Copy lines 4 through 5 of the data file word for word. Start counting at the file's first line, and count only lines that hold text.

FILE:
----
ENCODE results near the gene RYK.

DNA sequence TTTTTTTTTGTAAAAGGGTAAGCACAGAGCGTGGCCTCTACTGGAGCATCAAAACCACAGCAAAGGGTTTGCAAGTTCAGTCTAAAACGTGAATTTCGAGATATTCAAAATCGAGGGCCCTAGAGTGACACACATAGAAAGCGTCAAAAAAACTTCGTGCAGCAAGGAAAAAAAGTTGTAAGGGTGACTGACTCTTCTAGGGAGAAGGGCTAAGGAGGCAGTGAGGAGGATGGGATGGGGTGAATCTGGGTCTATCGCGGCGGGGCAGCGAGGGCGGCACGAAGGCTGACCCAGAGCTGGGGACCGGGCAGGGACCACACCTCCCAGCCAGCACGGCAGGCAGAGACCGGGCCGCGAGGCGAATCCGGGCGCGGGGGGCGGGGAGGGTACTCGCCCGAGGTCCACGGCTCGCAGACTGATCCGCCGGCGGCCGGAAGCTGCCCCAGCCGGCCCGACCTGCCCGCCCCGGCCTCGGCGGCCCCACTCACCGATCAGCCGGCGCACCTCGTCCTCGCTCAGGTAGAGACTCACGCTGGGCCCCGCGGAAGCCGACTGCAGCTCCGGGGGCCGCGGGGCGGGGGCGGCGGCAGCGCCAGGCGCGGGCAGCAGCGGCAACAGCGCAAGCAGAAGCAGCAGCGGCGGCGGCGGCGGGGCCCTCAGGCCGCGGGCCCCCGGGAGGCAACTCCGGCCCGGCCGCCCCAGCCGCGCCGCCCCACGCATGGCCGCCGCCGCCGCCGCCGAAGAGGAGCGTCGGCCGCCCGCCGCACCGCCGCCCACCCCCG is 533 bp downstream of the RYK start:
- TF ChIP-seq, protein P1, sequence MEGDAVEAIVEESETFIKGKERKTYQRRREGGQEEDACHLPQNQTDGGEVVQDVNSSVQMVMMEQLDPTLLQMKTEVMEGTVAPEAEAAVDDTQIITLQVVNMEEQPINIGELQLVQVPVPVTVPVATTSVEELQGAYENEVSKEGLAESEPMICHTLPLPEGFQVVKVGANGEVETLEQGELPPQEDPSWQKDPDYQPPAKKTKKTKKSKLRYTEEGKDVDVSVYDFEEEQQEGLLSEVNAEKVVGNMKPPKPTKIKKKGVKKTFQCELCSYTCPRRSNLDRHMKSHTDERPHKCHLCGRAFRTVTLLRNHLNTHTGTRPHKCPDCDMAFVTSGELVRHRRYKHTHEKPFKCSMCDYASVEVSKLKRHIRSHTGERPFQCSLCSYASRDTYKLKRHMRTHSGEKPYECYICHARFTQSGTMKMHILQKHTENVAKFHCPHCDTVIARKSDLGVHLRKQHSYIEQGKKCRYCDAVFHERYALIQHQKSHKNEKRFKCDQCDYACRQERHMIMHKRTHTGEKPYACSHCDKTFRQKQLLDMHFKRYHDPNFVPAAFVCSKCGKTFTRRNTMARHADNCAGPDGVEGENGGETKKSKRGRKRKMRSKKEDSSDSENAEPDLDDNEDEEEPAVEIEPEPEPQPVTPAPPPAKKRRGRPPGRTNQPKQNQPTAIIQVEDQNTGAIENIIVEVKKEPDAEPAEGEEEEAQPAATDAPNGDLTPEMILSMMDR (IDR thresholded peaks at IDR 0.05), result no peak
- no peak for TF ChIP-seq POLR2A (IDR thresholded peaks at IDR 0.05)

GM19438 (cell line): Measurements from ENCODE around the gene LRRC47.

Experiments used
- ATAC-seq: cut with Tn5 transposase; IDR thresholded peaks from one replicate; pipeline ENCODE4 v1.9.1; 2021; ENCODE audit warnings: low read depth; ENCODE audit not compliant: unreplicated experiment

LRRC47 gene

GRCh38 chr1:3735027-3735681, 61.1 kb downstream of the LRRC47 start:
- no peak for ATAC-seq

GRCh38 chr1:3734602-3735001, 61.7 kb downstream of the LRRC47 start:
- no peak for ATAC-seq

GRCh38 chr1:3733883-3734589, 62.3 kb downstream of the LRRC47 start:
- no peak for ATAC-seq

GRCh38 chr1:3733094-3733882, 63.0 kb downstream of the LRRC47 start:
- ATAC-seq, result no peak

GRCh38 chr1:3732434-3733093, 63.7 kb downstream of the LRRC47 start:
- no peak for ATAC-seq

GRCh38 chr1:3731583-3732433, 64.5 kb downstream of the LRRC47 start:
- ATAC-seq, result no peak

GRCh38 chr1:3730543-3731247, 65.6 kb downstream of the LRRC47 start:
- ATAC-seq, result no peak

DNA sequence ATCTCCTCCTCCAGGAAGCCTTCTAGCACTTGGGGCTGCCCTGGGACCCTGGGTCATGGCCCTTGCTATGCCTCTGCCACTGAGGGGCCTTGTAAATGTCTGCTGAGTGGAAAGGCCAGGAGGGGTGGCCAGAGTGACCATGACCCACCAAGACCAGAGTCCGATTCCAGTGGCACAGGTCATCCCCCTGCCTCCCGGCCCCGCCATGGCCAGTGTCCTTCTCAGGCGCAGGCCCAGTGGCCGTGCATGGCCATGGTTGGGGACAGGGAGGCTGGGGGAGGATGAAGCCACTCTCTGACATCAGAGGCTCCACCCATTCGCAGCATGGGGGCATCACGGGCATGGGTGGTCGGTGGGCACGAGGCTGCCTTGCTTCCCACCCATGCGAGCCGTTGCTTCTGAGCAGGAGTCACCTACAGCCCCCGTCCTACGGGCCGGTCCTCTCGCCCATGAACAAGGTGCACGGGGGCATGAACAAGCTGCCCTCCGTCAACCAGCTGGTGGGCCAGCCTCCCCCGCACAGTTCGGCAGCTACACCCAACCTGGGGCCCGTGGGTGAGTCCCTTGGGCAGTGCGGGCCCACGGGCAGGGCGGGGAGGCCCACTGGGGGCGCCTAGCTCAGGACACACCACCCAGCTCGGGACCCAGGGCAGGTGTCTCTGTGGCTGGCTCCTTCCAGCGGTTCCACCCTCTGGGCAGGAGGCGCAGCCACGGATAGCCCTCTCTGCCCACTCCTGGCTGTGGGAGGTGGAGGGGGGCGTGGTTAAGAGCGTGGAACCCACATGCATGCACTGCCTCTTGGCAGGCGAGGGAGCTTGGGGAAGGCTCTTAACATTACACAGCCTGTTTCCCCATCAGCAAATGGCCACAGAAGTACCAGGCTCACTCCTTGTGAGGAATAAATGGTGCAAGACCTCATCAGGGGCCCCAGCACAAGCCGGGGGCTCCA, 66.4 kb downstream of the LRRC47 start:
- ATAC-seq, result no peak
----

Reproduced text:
- no peak for TF ChIP-seq POLR2A (IDR thresholded peaks at IDR 0.05)

GM19438 (cell line): Measurements from ENCODE around the gene LRRC47.